In addition to inter-regional mobile workshops, there must have been local or regional ones. This is occasionally revealed by the differences in style and quality. We suggest that in Lydia there were workshops active only in that region, though it is quite possible that mobile workshops also took part in production through trade and communication networks along the Gediz and Büyük Menderes rivers and land routes. We should not imagine mobile workshops as a group of craftsmen concentrating on a single commission. Clients’ demands also caused workshops to diverge from their usual designs, a fact which should be taken into consideration while studying the still debated assemblages from Düver-Burdur.

The similarities among lateral simas with long rain gutters demonstrates the contacts between Lydia, Ionia, Caria and Phrygia. Lotuses on spiral branches and motifs of tongue and cyma on both sides of the gutter were employed in Lydia17, Phrygia18, Ionia,19 and Caria.20 The workmanship of terracottas in Lydia, Ionia and Caria demonstrates such similarities that one can show the existence of very close master-apprentice relationships in the last quarter of the sixth century BC.21

Close contacts between Sardis, Ionia, and Caria can be observed in the last quarter of the sixth century BC. When one studies the similarities between the architectural terracottas with scroll motifs, the artistic affinities between the Sardis and Euromus finds, the latter being the work of Milesian craftsmen, become obvious.22

The “Lydian Building” at Sardis

The “Lydian Building,” which was reconstructed in the excavation house using reproductions of the original architectural terracottas from Sardis, demonstrates how they might have been used (No. 60, fig. 1).23 Chariots are depicted on the raking sima, while on the lateral simas, on both sides of the long rain gutter we see two rearing Pegasoi facing each other. Below them are partridges, a goddess carrying Anatolian panthers in each hand, and star-and-scroll motifs. One fragment of the partridge friezes, which appear prominently on the raking simas from Caria and Ionia, was also discovered on a plaque.24 The figure of a partridge walking towards the left closely resembles those from Ionia25, Caria26 and even Phrygia.27 The partridge frieze which inspired its counterpart on the Lydian House, is from a raking sima whose recorded provenance is Mylasa, and now in the Bodrum Museum.28 Although it was claimed that the plaque may be from Euromus,29 in fact it had been found at Hacıbayramlar in Caria and delivered to Milas Primary School, thence to the Bodrum Museum.30 The fact that the closest parallel for the partridge on this sima plaque is found on a cup by the Bochum Painter from Turgutlu (Lagina), in which even the meander border below the frieze was imitated, shows the close contact between Lydia and Caria, as well as between Fikellura ware and architectural decoration. During a process that began with the Persian invasion of Anatolia, a younger generation that had been trained by architectural terracotta masters from Ionia and perhaps Lydia had migrated to Italy, and employed figures and motifs they had learned from their masters on Caeretan hydriae, thus transferring the craftsmanship of architectural terracottas to another medium.31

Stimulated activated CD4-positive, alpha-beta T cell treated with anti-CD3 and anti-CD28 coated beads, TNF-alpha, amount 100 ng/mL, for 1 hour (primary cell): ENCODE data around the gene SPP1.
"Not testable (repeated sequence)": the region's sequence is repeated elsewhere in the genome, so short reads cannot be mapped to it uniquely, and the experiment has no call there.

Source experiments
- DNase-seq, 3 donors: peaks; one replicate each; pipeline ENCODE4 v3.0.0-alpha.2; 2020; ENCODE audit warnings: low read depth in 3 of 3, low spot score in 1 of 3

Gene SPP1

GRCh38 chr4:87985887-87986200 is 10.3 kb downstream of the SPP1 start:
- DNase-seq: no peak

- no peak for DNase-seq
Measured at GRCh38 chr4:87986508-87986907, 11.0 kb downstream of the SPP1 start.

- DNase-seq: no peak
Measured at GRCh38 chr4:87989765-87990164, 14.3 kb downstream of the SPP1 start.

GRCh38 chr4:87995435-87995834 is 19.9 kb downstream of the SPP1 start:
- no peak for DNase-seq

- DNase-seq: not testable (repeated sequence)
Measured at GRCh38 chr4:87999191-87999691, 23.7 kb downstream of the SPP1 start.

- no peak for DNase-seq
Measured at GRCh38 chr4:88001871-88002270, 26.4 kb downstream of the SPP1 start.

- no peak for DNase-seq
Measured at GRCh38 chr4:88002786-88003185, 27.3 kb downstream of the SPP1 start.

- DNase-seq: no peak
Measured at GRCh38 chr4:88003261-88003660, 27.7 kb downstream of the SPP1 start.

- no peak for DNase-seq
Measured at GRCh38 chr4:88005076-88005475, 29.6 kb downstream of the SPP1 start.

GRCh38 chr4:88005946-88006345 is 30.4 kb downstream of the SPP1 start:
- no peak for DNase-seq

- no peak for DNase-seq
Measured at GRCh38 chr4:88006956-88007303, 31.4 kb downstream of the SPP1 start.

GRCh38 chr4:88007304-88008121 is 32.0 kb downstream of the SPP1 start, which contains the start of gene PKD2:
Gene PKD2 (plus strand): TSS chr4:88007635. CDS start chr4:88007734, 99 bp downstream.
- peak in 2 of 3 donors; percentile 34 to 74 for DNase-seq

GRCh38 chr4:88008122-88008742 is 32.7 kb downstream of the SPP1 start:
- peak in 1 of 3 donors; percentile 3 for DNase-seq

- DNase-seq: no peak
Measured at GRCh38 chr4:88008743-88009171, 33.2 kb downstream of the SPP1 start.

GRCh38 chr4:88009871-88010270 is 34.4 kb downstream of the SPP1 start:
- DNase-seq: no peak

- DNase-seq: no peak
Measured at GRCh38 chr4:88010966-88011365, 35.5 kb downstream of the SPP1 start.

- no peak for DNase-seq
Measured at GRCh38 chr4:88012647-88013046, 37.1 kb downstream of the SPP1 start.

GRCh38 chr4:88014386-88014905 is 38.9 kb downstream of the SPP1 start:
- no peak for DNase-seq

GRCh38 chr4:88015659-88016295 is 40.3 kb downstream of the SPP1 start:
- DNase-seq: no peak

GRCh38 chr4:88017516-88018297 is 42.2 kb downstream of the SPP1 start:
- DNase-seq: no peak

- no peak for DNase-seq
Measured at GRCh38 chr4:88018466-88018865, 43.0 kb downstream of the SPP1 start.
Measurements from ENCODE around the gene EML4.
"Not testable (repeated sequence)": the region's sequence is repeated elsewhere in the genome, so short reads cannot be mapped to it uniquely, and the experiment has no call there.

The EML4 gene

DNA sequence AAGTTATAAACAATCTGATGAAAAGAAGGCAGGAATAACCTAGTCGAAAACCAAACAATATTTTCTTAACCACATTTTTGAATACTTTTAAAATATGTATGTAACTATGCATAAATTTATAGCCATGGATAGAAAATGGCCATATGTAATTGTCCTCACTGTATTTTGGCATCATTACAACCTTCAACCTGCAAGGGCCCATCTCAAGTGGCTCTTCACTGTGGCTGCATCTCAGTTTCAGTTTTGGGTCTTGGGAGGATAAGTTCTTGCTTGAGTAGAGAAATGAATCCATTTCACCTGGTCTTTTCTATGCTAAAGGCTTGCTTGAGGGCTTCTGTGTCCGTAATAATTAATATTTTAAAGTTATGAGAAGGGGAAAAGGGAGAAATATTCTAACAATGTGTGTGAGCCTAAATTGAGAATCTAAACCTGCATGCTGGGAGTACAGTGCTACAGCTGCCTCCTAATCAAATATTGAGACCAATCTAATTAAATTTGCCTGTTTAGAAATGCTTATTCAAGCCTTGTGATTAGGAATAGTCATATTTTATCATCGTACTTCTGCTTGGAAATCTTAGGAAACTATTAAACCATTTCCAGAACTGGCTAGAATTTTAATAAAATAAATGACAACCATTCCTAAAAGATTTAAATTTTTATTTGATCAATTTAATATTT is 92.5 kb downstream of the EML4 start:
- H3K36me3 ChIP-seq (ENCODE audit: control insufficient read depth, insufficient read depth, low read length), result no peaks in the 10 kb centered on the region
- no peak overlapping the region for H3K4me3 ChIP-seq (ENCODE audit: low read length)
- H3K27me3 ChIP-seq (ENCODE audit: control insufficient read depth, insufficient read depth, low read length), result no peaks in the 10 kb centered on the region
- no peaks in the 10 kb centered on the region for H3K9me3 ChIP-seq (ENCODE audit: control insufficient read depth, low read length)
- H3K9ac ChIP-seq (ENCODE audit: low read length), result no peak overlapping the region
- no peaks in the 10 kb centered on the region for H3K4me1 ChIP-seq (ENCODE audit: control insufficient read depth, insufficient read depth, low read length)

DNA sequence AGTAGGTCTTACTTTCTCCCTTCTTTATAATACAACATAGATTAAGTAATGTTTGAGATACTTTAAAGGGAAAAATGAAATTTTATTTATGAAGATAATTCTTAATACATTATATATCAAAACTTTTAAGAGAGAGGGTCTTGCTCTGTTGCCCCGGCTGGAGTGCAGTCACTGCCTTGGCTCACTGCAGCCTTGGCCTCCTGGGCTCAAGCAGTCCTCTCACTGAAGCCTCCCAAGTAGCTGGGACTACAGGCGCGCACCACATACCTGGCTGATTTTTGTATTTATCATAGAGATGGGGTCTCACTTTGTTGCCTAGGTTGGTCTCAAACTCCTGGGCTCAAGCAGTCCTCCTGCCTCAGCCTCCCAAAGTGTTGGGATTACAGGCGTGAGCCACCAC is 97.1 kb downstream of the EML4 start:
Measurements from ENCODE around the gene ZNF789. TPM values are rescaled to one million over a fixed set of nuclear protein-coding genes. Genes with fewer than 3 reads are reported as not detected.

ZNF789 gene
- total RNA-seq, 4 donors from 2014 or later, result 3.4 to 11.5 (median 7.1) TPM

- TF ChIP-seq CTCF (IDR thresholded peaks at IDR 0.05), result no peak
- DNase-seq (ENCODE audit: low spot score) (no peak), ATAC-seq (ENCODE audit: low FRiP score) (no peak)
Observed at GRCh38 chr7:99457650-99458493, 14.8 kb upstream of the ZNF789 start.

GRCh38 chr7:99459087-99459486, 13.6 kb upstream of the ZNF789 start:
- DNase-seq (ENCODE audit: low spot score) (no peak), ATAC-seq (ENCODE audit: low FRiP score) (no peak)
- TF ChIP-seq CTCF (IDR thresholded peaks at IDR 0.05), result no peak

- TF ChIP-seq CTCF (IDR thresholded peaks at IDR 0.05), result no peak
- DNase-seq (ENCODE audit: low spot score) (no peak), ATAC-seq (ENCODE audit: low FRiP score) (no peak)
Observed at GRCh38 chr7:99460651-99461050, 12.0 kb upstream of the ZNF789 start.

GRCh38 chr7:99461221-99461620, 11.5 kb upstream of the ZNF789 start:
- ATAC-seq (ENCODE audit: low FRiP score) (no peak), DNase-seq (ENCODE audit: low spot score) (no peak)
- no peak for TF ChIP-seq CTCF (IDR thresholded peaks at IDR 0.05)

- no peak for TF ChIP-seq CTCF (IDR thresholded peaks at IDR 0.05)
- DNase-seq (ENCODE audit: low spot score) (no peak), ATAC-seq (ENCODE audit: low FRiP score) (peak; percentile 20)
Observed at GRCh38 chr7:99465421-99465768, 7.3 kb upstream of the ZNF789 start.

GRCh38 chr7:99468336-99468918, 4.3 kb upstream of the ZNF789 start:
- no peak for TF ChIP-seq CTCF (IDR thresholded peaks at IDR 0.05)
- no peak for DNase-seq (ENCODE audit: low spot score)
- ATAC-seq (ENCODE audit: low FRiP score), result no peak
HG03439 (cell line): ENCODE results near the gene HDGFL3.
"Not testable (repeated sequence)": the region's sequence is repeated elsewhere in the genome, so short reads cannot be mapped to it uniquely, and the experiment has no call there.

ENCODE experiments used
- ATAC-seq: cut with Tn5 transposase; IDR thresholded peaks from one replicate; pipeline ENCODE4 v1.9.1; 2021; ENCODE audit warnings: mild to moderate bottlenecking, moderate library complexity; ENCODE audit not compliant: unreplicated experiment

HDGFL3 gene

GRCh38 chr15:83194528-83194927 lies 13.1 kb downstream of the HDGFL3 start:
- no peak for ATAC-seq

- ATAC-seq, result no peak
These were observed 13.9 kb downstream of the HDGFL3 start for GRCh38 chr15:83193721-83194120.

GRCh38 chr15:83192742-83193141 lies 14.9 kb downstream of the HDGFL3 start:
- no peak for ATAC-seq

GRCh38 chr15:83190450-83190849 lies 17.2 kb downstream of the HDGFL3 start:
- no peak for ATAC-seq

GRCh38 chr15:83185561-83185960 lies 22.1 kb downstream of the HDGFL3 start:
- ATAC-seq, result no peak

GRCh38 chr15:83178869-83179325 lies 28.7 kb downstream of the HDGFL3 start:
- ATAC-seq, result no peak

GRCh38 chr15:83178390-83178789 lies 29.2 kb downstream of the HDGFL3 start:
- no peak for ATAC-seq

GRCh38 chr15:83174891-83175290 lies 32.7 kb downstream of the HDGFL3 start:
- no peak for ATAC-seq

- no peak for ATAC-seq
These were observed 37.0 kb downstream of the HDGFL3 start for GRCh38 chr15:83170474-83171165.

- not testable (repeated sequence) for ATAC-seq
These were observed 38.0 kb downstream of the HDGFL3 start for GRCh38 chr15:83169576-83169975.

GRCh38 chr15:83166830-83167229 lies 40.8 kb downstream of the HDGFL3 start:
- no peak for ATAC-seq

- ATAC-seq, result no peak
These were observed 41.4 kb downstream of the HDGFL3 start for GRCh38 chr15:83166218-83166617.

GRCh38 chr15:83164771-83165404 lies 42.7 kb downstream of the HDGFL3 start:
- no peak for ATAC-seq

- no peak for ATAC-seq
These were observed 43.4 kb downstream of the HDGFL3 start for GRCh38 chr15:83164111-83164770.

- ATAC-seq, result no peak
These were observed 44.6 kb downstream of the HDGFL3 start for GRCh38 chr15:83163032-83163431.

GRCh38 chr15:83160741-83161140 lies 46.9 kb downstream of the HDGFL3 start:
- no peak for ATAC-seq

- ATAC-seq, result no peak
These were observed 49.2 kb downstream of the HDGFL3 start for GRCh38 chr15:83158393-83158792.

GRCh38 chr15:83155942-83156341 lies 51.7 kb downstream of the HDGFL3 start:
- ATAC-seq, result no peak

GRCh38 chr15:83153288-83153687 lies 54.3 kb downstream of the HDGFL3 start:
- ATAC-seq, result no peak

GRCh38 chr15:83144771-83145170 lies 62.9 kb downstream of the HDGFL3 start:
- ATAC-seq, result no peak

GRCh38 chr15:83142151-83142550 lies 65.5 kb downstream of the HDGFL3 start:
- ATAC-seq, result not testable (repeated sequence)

Among the sima plaques from recent excavations at Sardis, one fragment is remarkable for its unusual depiction. The plaque belongs to a lateral sima with a long rain gutter in the middle. A komast figure below a rampant Pegasus is noteworthy (No. 59, Figs. 2, 3). The depiction of this mysterious and orgiastic dance of the male figure, who is almost in an ecstatic state, on the lateral sima must have been the artist’s innovation. This figured decoration, which gives the impression of a cultic dance, is unique among architectural terracottas. The painted Pegasus in relief and the komast figure in silhouette technique drawn in the space below indicate that this composition was the choice of the painter, rather than the mold-maker. A close parallel comes from a lateral sima from Koranza in Caria, on which men are dancing before rearing Pegasoi32, but these figures were rendered in relief. The scene is not the creation of the painter but the artisan that made the molds. The komast in silhouette immediately below the rearing Pegasus presents itself as the product of the painter of the Sardian sima plaque.

  • Fig. 1

    Lydian Building Reconstruction (No. 60), built at Sardis, 1977-1981 (©Archaeological Exploration of Sardis/President and Fellows of Harvard College)

  • Fig. 2

    Sima with molded Pegasos and painted komast, from Sardis (No. 59) (©Archaeological Exploration of Sardis/President and Fellows of Harvard College)

  • Fig. 3

    Lydian terracotta sima from the Acropolis (No. 59), with Lydian Building Reconstruction (©Archaeological Exploration of Sardis/President and Fellows of Harvard College)